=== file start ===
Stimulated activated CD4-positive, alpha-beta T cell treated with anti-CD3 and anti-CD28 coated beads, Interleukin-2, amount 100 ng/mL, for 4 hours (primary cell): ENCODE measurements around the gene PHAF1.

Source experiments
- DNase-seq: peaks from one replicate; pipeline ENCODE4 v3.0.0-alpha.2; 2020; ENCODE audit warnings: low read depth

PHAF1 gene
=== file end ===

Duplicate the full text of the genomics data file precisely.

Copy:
Stimulated activated CD4-positive, alpha-beta T cell treated with anti-CD3 and anti-CD28 coated beads, Interleukin-2, amount 100 ng/mL, for 4 hours (primary cell): ENCODE measurements around the gene PHAF1.

Source experiments
- DNase-seq: peaks from one replicate; pipeline ENCODE4 v3.0.0-alpha.2; 2020; ENCODE audit warnings: low read depth

PHAF1 gene